Literally earth-shattering news: Once upon a very long time ago, the earth may have had two moons.
The two satellites were formed after a “Mars-size protoplanet” collided with the earth late in its formation period. Then, according to a recently published study in Nature, the two moons merged in a “slow-motion collision that took several hours to complete,” with the result a very visible difference between the two sides of the moon:
The Moon’s visible side is dominated by low-lying lava plains, whereas its farside is composed of highlands. But the contrast is more than skin deep. The crust on the farside is 50 kilometres thicker than that on the nearside. The nearside is also richer in potassium (K), rare-earth elements (REE) and phosphorus (P) — components collectively known as KREEP. Crust-forming models show that these would have been concentrated in the last remnants of subsurface magma to crystallize as the Moon cooled.
Erik Asphaug, a planetary scientist at the University of California, Santa Cruz, and Martin Jutzi, now of the University of Berne, used computer models to account for why the moon’s two sides are so different. In the course of their research, they theorized that “something ‘squished’ the late-solidifying KREEP layer to one side of the Moon [the nearside], well after the rest of the crust had solidified.” An impact, says Asphaug, is the most likely explanation.
Traditional theories have argued that “the infant Moon rapidly swept up any rivals or gravitationally ejected them into interstellar space.” The new theory rather contends that one body did survive, “parked in a gravitationally stable point in the Earth–Moon system.” After all, as Asphaug points out — and as anyone who’s been in an auto accident that’s more than a little fender-bender — a collision, by definition, only occurs on one side.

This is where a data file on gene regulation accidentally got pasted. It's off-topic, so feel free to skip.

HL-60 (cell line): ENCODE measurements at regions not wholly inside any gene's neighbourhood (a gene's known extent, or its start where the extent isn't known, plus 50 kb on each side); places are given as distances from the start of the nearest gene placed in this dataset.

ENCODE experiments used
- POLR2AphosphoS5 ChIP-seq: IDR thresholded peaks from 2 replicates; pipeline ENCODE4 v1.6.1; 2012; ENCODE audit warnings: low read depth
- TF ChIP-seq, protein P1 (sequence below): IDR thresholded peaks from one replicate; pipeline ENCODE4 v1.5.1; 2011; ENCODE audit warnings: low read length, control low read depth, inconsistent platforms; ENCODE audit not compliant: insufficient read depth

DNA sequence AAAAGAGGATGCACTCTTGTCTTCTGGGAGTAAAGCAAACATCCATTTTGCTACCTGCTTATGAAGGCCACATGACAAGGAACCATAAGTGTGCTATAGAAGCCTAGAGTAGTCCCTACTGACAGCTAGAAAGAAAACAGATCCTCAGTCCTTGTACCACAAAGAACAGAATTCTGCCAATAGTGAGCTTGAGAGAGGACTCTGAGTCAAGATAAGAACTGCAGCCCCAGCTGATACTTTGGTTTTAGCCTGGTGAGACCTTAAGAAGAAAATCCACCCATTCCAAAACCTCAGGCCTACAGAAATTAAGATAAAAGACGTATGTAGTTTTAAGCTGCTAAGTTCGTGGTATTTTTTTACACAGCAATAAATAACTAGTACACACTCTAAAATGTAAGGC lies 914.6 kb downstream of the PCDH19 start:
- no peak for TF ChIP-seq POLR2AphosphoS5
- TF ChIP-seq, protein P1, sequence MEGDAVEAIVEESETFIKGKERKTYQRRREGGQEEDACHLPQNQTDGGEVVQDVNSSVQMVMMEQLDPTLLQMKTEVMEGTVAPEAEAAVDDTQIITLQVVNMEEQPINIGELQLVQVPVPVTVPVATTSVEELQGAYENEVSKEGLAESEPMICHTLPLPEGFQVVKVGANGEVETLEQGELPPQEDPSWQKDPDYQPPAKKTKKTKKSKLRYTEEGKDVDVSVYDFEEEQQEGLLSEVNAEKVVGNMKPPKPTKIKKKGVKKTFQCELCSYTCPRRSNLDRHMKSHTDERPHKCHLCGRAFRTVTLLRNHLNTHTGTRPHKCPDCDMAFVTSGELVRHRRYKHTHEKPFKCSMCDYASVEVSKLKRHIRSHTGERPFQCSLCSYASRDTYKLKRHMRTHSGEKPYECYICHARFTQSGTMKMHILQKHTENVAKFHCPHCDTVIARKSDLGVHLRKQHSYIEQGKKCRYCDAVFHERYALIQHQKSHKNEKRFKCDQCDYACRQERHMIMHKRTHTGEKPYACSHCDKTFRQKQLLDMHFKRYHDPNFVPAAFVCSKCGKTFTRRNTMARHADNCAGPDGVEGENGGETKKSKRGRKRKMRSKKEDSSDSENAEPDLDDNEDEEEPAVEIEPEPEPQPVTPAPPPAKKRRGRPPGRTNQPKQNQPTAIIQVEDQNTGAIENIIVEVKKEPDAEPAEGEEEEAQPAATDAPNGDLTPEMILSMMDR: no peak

The scientists’ computer model suggests that the smaller “sister moon” was about one-thirtieth of the mass of the Moon, around 1,000 kilometres in diameter. So the smaller moon could have survived as a separate body long enough for its upper crust, and that of the (larger) Moon, to solidify, while the Moon’s inner KREEP layer remained liquid (just as — with apologies to any who find this comparison a bit mundane — while the top of a pan of brownies hardens after you take it out of the oven, the inside may still have more of the consistency of batter).The smaller moon was in what’s called a Lagrangian point, a “gravitationally stable point in the Earth-Moon” system about 60 degrees in front or behind the Moon’s orbit.
Photo by armaggesin
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